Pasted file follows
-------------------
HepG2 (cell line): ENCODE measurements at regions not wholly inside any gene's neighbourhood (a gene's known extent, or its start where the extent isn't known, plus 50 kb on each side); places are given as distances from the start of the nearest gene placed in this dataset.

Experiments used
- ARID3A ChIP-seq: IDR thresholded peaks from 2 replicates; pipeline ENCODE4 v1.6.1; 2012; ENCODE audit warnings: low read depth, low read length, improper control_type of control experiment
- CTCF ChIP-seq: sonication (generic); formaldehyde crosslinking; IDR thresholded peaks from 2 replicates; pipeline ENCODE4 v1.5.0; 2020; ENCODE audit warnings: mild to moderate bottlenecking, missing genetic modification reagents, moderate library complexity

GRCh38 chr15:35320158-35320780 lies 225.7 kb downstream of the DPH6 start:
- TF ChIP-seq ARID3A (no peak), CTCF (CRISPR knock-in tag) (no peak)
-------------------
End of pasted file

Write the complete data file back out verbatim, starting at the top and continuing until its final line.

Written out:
HepG2 (cell line): ENCODE measurements at regions not wholly inside any gene's neighbourhood (a gene's known extent, or its start where the extent isn't known, plus 50 kb on each side); places are given as distances from the start of the nearest gene placed in this dataset.

Experiments used
- ARID3A ChIP-seq: IDR thresholded peaks from 2 replicates; pipeline ENCODE4 v1.6.1; 2012; ENCODE audit warnings: low read depth, low read length, improper control_type of control experiment
- CTCF ChIP-seq: sonication (generic); formaldehyde crosslinking; IDR thresholded peaks from 2 replicates; pipeline ENCODE4 v1.5.0; 2020; ENCODE audit warnings: mild to moderate bottlenecking, missing genetic modification reagents, moderate library complexity

GRCh38 chr15:35320158-35320780 lies 225.7 kb downstream of the DPH6 start:
- TF ChIP-seq ARID3A (no peak), CTCF (CRISPR knock-in tag) (no peak)